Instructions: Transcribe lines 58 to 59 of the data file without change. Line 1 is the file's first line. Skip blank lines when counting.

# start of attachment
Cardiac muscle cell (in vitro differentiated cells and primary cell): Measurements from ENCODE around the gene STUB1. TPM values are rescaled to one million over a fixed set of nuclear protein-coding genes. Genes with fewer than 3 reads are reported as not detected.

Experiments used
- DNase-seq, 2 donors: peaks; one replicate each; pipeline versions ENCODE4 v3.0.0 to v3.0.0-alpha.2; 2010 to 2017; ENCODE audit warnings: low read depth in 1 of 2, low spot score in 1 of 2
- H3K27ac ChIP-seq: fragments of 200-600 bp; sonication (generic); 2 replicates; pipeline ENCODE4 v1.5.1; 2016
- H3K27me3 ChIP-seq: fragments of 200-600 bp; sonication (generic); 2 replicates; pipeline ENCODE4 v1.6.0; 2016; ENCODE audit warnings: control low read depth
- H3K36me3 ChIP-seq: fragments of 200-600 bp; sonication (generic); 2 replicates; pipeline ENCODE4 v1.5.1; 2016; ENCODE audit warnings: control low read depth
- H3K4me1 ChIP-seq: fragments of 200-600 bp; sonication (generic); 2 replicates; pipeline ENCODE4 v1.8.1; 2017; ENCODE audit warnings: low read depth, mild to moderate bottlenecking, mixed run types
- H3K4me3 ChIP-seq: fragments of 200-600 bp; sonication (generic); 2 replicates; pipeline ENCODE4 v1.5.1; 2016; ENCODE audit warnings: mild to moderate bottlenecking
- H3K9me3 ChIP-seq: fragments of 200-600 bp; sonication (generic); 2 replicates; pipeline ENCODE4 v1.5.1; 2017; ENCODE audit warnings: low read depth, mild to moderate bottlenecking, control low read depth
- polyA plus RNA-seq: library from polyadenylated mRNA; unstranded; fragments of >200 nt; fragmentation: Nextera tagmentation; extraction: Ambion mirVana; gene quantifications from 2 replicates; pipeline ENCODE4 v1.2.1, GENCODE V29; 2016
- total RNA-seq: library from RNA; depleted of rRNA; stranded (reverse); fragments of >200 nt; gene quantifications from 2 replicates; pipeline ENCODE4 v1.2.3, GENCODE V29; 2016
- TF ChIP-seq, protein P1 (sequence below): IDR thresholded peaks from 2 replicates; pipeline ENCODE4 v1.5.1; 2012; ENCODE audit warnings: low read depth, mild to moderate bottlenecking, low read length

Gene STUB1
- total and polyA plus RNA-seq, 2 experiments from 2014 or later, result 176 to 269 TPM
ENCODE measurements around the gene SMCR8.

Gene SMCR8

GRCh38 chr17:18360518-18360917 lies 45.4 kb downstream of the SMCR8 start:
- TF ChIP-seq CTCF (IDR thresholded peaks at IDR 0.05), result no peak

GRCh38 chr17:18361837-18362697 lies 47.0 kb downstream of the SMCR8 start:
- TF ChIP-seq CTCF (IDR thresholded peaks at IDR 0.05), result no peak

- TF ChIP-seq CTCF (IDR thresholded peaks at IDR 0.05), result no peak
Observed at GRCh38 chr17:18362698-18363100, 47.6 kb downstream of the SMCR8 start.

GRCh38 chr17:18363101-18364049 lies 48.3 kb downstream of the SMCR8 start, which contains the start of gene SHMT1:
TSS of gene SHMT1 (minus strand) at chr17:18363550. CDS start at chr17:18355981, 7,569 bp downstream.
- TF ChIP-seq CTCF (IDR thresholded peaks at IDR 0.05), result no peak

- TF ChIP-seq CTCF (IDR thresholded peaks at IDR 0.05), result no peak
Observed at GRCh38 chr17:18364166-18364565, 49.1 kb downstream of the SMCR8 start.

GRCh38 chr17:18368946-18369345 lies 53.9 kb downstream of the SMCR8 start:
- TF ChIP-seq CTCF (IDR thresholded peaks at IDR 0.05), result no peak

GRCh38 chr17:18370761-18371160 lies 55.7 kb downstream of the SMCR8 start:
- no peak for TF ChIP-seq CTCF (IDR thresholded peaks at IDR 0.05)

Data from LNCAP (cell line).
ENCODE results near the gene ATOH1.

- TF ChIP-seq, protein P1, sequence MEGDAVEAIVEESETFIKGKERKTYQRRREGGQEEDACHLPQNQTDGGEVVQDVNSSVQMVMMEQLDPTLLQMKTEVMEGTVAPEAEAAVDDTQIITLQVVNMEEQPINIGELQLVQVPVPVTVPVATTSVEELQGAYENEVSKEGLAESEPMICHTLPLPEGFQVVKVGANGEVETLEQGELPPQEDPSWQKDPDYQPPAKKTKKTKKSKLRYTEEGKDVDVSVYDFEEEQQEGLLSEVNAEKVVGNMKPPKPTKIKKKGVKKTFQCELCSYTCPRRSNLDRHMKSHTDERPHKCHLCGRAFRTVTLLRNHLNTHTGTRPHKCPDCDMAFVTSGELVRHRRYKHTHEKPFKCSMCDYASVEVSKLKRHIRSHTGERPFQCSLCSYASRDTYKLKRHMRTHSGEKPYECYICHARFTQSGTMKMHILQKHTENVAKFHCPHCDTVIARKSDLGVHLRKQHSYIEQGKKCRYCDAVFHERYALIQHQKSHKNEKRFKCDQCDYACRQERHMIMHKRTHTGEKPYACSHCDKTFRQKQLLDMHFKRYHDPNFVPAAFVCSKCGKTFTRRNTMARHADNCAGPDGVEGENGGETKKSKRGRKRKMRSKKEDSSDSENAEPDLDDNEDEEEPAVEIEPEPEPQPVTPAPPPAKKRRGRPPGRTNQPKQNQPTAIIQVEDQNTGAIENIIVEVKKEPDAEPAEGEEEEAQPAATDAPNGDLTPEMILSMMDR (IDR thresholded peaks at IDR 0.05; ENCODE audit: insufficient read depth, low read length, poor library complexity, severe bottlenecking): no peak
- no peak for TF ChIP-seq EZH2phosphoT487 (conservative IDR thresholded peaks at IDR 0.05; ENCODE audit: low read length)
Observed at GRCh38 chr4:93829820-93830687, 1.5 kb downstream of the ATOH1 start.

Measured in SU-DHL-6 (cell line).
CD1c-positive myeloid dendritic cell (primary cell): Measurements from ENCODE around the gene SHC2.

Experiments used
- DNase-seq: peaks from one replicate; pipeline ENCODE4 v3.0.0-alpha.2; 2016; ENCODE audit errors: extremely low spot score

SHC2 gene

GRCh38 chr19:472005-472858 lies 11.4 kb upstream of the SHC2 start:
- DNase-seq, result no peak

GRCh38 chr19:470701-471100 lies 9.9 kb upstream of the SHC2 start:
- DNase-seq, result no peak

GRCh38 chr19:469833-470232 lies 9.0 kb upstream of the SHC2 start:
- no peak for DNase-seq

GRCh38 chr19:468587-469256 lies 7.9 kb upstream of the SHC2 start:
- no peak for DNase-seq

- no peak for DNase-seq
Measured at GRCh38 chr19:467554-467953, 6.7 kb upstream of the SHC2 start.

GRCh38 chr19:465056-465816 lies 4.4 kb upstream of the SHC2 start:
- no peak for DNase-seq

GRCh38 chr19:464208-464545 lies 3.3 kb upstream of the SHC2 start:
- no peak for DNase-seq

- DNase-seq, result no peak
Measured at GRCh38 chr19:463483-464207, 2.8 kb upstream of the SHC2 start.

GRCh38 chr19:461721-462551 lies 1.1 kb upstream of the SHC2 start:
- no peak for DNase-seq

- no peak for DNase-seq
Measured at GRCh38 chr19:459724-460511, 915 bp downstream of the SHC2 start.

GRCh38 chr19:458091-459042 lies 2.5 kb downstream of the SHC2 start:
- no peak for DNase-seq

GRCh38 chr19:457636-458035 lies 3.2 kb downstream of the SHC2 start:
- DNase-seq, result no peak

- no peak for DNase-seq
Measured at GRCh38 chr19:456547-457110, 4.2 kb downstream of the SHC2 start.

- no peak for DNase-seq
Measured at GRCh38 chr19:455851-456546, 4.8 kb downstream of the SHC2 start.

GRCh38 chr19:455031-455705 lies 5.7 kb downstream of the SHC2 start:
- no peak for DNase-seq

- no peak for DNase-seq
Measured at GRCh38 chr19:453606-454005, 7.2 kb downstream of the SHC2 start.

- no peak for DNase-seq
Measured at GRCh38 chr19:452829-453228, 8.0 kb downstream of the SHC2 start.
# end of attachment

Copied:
GRCh38 chr19:461721-462551 lies 1.1 kb upstream of the SHC2 start:
- no peak for DNase-seq